The Alliance of Concerned Teachers (ACT) criticized Rodrigo Duterte for reneging on his plan to reopen a limited number of schools for face-to-face classes this January. Teachers said that this is a neglect of his duty to ensure the need for safe, quality and accessible education during the pandemic. The group called this a “passive response” where people are left to choose between life and health, and the right to services such as education. “We are fed up with this tactic,” said the group.
ACT pointed out that the state must strive to ensure the safe reopening of schools for face-to-face classes. Teachers consider this as still the most efficient means method of instruction and learning. This demand is becoming more immediate in the face of the implementation of the Department of Education’s (DepEd) failed and inefficient blended learning system in the past five months. The program lacked preparations, modules are erroneous, and many are not able to cope with the method of instruction.
DepEd does not explain the importance, risks and need to prepare for the safe reopening of schools. Because of this, many parents thought that schools will be reopened simultaneously in all parts of the country, whether the area is Covid-free or not. They are extremely anxious because of the virus and the cost of hospitalization should they or their children be infected with the virus.
Sandy was among the parents who thought that schools will be reopened simultaneously. “Safety first before education,” she said. Others said that schools should only be reopened “when there is already a vaccine” or “maybe next year.” However, the possibility of innoculation especially among children is still far from being realized as they are least prioritized by the regime. Until now, they are locked up in their houses without any plans on how they can return to their normal lives.
There are also a number of parents who are supportive of the plan to reopen schools despite the lack of information about it. Lena who has four children finds the modular learning system difficult. “I was only able to reach Grade 3 and I am in not position to teach them.” She worries that her eldest child will not pass Grade 12 as learning without a teacher is extended. No one in their family is a high school graduate.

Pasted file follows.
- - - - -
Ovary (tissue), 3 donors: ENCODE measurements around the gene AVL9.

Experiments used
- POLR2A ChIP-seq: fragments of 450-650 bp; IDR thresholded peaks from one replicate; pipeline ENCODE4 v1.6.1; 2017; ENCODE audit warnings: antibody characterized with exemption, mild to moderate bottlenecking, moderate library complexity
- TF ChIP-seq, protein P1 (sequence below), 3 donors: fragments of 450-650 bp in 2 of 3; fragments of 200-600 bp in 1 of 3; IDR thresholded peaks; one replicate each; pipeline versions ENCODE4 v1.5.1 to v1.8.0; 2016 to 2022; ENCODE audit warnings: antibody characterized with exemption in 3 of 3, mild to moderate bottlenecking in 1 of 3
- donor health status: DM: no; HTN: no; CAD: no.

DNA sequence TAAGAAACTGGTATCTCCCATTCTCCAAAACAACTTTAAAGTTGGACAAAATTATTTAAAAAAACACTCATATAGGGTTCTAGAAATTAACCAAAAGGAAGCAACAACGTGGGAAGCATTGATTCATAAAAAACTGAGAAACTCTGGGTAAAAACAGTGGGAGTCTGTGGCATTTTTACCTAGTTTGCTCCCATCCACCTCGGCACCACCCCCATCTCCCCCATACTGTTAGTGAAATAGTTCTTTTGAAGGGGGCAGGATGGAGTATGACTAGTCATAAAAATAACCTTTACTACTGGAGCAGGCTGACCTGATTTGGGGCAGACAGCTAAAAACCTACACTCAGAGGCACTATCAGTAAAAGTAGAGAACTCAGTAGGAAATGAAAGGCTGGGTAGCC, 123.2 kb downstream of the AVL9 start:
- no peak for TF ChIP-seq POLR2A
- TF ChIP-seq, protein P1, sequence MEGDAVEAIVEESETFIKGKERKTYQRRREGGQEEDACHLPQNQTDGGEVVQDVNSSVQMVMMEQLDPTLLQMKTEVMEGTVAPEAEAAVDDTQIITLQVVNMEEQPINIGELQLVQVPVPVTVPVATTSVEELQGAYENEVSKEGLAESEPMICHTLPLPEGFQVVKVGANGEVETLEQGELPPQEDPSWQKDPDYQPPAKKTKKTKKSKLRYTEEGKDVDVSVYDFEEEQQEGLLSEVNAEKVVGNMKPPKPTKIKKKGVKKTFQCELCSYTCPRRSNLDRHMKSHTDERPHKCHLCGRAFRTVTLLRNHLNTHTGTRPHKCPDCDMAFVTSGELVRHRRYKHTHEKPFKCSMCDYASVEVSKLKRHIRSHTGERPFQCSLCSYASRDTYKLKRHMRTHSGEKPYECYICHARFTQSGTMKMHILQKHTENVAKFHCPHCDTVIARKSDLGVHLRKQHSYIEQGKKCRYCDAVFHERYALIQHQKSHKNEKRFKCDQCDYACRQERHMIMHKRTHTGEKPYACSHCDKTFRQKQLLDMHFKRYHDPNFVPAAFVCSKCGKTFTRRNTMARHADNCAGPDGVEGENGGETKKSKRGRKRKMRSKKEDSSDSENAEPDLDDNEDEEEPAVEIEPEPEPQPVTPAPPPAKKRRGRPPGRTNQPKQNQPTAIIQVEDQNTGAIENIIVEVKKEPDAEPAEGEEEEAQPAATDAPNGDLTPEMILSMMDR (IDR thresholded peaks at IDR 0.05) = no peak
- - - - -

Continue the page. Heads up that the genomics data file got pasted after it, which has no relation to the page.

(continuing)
“Actually, I feel bad,” said Joy. “Why have they just planned this out at the end of the year? Why have they made us suffer for five months under this modular system when face-to-face classes were possible?” Joy just gave birth when classes under the blended learning system started in August last year. She is the only one taking care of her five-month old infant and her two other children who are in Grade 2 and Grade 6.
“Mothers are loaded with so much household work. They cook, do the laundry, clean, wash the plates and find money,” said Gina. “I could not concentrate in teaching my children because I’m already tired. They are also lazy to study because they are just at home.”
Those who favor face-to-face classes also said that health measures must be observed in schools, such as the wearing of face mask and face shield, maintaing physical distancing, limited hours and days of school days to ensure that classrooms will not be crammed. They understand the risks of face-to-face classes, and pledged to responsibly follow protocols to ensure their children’s safety. They are willing to participate in any program that DepEd will suggest as long as they are consulted first. Meanwhile, Fanny said that “My children learn almost nothing from the modules. I make their projects and answer their assignments.”
“Why were bystanders allowed to go on drinking sprees, while children are not allowed to study properly?” The regime reopened all other establishments in October, including places for entertainment.
From November to December, many cities and towns have already identified Covid-free barangays. An area is considered Covid-free if it has not recorded any case in the two weeks. Outside Metro Manila, there are many areas with extremely low infection rates. In such areas, the spread is easily controlled with the residents and local councils’ close coordination.